This was not the only hazardous material stored at the port of Tianjing. Ammonium nitrate (H4N2O3) is one of the chemicals that can explain the crater. The chemical is made up of ammonia and nitric acid. It is used in the fertilizer and explosives industries. The salt is sold as blue grain and is also used as a fertilizer in allotments. The material has also been misused by terrorists on several occasions. The American right-wing extremist Timothy McVeigh used the material for his attack on a government building in Oklahoma in 1995, the Norwegian right-wing extremist Anders Breivik also used it in 2011 for his attack on a ministry in Oslo. But Islamist terrorists have also used the substance, for example on Bali in 2002. Three fertilizer factories have been blown up by ammonium nitrate since 1921, at BASF in Ludwigshafen in 1921, at AZF in Toulouse in 2001 and at West Fertilizer in Texas in 2013. There have always been Craters and many dead.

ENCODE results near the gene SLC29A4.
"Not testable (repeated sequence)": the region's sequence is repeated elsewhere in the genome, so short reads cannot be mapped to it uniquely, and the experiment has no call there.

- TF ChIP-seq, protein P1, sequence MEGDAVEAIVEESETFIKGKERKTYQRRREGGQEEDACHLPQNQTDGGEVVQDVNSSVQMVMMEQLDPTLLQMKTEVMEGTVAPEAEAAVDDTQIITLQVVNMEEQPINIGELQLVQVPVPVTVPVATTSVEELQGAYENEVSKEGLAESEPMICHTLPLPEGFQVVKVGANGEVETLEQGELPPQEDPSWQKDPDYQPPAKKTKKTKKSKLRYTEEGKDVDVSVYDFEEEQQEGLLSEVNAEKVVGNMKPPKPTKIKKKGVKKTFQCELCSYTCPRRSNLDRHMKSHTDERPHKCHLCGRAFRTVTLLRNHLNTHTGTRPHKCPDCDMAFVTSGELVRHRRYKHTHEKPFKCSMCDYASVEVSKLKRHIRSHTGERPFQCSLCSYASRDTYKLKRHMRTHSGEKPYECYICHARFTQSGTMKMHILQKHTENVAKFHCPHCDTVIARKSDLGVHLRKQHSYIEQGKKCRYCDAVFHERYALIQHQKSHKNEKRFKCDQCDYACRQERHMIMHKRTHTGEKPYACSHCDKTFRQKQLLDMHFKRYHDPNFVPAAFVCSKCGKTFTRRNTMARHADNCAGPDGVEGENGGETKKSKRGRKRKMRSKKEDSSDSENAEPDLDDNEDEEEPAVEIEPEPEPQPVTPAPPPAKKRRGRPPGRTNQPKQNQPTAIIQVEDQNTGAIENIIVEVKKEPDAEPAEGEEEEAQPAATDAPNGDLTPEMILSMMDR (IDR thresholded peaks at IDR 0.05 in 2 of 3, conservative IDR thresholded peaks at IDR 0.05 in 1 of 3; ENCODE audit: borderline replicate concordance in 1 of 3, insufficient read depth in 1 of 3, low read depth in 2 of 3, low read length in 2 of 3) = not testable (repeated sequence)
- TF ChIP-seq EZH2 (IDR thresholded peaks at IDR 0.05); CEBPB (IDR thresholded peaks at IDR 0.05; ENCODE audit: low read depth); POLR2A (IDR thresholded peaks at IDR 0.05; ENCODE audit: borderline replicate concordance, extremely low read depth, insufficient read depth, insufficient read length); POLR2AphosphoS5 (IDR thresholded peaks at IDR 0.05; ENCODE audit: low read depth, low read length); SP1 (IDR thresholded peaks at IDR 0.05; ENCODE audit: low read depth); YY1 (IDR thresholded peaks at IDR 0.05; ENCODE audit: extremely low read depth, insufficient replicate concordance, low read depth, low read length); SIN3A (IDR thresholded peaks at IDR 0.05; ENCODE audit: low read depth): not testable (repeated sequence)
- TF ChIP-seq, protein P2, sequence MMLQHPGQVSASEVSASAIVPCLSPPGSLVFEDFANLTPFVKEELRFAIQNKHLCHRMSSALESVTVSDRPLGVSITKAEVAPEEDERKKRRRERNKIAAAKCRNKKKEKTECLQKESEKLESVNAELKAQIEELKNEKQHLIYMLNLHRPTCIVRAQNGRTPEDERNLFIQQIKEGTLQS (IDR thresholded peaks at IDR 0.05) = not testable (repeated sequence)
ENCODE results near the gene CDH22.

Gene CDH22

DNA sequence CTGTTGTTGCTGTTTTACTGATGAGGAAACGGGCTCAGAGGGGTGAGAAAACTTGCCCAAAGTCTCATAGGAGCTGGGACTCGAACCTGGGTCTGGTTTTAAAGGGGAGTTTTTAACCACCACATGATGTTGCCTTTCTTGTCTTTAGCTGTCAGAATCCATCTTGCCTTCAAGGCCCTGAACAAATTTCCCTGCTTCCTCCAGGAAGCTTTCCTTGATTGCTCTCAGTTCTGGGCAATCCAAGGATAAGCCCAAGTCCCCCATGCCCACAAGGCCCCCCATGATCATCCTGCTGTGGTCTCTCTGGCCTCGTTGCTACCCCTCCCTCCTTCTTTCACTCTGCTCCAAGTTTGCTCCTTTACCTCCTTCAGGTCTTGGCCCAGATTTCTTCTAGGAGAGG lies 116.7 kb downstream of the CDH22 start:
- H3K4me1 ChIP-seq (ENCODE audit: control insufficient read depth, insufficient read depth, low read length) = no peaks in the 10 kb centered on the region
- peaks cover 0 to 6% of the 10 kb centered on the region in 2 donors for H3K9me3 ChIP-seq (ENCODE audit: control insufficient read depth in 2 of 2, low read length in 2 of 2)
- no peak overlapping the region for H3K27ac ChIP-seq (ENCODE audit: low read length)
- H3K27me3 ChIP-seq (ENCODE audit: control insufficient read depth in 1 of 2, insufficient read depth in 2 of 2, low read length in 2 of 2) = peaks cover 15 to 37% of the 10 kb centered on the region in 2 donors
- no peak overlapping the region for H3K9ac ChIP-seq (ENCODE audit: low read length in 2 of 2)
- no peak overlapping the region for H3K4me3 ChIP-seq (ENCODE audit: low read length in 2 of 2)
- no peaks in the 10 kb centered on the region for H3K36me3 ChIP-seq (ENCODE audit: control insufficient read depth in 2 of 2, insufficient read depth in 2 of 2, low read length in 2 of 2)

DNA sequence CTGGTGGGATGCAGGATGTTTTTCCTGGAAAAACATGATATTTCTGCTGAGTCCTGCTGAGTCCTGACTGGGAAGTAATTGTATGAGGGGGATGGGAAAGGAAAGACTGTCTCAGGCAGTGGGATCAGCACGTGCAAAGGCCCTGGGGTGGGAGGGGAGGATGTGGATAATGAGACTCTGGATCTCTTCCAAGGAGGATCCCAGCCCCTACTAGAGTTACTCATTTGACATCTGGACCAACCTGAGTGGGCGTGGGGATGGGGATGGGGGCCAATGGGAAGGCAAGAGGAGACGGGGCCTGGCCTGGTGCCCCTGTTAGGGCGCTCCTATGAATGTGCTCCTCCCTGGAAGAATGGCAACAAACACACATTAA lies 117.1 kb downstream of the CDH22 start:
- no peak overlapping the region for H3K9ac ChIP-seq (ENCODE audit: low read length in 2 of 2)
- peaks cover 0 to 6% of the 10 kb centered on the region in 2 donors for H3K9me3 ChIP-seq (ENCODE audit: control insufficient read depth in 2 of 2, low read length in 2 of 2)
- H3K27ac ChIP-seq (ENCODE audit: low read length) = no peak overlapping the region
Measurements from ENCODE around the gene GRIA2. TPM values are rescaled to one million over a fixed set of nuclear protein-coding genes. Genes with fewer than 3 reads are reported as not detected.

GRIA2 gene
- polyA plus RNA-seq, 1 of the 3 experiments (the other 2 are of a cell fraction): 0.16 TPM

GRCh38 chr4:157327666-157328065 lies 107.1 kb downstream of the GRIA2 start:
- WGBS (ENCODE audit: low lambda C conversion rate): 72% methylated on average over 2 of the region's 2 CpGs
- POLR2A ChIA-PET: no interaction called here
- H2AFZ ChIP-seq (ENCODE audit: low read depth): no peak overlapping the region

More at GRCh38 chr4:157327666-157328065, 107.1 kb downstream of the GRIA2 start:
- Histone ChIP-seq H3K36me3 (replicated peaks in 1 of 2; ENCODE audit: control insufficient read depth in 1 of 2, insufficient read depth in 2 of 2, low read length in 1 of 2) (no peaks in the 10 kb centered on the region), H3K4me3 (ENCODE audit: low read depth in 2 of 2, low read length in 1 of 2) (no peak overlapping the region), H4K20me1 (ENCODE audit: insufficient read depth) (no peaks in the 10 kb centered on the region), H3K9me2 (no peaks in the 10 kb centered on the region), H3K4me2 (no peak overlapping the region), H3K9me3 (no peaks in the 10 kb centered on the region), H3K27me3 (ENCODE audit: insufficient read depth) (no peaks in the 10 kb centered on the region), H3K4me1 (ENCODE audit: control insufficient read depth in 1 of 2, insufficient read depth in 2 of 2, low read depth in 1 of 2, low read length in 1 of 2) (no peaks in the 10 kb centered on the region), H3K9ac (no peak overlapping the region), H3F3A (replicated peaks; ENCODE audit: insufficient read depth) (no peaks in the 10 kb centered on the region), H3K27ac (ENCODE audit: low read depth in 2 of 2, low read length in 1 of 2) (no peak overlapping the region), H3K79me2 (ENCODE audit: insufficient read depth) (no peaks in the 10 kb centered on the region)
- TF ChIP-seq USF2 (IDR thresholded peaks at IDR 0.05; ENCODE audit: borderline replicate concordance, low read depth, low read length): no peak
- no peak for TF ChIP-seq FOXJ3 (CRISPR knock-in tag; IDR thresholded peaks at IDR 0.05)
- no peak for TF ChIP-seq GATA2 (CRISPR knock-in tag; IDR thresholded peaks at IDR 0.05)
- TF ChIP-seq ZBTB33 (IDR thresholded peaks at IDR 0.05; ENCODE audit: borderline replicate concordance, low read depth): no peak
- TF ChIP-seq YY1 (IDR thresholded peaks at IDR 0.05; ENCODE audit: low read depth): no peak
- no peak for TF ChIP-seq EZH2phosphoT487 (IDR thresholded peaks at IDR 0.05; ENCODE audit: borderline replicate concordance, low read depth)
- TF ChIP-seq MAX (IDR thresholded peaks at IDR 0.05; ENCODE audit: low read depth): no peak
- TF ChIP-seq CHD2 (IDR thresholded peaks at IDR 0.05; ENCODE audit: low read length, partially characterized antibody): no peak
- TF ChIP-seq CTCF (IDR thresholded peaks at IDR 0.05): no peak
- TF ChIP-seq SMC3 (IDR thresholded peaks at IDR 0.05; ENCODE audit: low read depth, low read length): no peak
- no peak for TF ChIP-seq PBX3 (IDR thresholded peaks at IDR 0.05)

Potassium nitrate (KNO3), better known as saltpeter, was also involved. The substance is used as curing salt, as a fertilizer and as a heat transfer medium for solar thermal systems. But above all as a component of black powder, for example in the fireworks industry. The presence of calcium carbide (CaC2) is likely to be particularly problematic for the fire brigade. Because with water, the chemical forms the gas acetylene (ethyne), which itself disintegrates and causes explosions in the process. The substance is used in the explosives industry, for desulphurisation of iron and in the production of PVC plastics.

How is the information available?